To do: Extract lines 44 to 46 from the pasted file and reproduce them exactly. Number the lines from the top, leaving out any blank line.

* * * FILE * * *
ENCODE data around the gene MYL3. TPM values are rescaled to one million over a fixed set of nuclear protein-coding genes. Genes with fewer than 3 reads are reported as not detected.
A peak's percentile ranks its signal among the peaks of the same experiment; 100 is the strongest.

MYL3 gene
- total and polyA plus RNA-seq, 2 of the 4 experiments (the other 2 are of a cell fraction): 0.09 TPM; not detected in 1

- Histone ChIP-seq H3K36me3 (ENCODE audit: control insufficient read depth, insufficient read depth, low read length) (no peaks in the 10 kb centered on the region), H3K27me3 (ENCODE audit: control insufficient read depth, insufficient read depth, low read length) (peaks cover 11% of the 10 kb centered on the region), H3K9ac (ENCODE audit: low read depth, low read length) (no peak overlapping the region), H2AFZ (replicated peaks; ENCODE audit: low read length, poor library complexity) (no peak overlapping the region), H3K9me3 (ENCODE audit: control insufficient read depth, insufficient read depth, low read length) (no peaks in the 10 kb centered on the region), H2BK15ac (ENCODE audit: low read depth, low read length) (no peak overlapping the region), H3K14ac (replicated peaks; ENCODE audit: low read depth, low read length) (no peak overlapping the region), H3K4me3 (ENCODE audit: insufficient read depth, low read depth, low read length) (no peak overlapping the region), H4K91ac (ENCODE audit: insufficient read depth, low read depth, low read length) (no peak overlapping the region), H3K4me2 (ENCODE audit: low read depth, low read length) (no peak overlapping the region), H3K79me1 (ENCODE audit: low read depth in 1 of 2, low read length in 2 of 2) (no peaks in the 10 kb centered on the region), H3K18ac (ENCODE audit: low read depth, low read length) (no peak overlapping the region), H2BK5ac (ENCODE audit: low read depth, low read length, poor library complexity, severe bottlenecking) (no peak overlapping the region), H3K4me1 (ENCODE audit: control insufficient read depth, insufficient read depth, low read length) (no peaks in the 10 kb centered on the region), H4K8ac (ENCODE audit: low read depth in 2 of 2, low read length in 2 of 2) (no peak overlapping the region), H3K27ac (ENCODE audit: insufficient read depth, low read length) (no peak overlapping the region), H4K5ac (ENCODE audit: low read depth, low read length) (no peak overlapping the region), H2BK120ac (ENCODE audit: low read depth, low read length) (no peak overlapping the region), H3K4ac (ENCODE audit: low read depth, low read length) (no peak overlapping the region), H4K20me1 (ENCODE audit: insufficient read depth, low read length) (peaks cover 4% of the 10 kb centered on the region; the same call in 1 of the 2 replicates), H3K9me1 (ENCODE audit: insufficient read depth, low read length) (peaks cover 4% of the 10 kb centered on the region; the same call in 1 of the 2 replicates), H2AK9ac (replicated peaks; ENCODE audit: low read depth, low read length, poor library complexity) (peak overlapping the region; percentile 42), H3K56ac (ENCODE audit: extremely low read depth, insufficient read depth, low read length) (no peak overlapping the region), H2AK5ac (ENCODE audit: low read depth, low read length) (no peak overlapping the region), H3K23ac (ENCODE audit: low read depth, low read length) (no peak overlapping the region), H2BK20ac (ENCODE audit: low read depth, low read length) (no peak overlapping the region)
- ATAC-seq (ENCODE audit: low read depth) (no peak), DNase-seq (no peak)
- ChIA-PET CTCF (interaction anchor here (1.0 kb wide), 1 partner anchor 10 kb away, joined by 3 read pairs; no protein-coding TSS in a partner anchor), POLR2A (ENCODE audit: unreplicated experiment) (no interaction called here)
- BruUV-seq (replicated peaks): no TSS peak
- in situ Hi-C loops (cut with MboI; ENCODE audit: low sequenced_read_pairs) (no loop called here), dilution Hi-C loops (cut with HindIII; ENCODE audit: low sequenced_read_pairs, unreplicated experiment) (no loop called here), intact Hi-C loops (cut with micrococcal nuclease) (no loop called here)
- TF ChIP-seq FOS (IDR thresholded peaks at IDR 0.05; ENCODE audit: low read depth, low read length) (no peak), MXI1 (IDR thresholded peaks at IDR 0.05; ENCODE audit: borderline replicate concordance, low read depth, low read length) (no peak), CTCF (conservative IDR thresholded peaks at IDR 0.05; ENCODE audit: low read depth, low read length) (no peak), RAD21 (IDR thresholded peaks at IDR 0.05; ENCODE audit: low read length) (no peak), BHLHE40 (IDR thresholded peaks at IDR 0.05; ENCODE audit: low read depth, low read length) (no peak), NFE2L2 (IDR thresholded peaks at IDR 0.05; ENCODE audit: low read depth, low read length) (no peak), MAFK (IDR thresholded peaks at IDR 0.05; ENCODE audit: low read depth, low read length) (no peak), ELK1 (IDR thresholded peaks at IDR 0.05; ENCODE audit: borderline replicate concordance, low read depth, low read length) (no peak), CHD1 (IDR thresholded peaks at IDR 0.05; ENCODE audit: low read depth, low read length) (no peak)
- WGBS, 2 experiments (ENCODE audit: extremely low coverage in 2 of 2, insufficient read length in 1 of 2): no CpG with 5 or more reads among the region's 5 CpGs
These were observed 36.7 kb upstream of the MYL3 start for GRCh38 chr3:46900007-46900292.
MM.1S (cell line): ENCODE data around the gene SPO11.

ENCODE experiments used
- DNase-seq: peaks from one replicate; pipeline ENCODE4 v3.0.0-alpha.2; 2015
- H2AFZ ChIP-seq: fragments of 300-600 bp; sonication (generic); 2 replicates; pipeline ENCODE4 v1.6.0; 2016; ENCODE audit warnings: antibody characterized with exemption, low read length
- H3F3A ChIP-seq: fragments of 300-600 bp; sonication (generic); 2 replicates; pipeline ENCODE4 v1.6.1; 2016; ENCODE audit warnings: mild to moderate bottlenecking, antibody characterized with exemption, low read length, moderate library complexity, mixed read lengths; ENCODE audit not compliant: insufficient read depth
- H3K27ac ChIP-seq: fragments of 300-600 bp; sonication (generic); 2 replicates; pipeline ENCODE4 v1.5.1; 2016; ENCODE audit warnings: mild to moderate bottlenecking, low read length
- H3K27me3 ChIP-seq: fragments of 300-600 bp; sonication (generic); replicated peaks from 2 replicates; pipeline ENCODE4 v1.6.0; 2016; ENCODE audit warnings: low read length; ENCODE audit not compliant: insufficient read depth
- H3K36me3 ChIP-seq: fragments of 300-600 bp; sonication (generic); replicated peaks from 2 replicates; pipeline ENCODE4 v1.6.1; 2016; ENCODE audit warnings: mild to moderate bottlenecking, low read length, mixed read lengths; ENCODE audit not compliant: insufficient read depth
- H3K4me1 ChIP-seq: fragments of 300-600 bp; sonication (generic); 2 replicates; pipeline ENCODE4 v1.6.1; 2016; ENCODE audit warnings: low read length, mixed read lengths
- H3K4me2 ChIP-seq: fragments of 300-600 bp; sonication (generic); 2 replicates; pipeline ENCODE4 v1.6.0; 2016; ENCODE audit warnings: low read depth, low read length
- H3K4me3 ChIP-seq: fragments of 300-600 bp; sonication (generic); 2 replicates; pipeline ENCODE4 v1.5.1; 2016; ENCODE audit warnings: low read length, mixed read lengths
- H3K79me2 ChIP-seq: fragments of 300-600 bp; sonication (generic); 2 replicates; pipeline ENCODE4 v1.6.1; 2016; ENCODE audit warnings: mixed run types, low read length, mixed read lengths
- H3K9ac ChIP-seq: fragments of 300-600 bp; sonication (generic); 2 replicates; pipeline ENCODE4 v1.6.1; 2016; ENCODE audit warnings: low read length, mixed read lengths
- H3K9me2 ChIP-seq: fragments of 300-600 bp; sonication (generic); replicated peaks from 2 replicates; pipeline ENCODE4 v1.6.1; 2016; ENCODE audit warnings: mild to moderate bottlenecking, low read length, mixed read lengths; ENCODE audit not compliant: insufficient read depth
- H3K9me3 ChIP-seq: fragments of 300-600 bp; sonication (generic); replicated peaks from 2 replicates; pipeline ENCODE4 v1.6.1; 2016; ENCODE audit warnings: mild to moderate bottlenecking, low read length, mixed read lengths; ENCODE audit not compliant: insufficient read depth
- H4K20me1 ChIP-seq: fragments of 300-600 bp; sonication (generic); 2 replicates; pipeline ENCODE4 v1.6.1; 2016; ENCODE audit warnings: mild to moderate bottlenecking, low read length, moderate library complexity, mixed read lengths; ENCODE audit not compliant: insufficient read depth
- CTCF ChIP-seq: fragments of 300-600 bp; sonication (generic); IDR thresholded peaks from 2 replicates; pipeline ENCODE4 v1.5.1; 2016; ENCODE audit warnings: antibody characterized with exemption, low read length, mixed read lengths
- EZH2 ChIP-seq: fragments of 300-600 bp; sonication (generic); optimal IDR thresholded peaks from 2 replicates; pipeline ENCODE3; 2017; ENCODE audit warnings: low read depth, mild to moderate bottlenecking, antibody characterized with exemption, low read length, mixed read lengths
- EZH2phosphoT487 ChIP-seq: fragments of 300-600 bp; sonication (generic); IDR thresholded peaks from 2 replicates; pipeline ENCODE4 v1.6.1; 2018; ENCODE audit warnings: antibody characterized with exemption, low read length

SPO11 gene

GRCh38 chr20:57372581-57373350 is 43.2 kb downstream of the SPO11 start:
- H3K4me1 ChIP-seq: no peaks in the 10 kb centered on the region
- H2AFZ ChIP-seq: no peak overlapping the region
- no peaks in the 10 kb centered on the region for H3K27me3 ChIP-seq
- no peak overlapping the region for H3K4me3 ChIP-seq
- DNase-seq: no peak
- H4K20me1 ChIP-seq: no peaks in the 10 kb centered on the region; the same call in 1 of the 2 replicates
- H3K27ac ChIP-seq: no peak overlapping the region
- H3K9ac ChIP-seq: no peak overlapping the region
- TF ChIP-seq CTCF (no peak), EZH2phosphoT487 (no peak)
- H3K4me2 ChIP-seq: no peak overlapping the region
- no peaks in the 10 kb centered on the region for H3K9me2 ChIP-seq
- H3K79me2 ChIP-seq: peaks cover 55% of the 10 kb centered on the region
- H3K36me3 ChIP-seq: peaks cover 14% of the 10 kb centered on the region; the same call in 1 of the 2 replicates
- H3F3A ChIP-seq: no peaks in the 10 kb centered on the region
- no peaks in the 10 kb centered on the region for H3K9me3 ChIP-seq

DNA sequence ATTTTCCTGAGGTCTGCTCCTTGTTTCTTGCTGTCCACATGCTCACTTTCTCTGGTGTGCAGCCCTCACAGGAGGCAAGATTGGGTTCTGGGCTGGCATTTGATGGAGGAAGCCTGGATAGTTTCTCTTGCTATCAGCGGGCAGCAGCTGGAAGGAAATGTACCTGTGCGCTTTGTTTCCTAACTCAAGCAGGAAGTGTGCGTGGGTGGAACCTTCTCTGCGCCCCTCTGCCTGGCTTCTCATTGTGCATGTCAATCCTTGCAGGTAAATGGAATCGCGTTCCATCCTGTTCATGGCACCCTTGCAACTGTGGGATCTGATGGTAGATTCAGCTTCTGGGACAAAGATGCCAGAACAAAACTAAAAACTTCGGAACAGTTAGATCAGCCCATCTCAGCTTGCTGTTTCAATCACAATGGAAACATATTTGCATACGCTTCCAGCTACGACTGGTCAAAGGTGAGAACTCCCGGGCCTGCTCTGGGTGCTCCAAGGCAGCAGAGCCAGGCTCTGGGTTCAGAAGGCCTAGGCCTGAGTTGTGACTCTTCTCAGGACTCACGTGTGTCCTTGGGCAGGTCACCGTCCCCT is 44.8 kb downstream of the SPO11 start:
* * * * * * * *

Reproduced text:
- no peaks in the 10 kb centered on the region for H3K9me2 ChIP-seq
- H3K79me2 ChIP-seq: peaks cover 55% of the 10 kb centered on the region
- H3K36me3 ChIP-seq: peaks cover 14% of the 10 kb centered on the region; the same call in 1 of the 2 replicates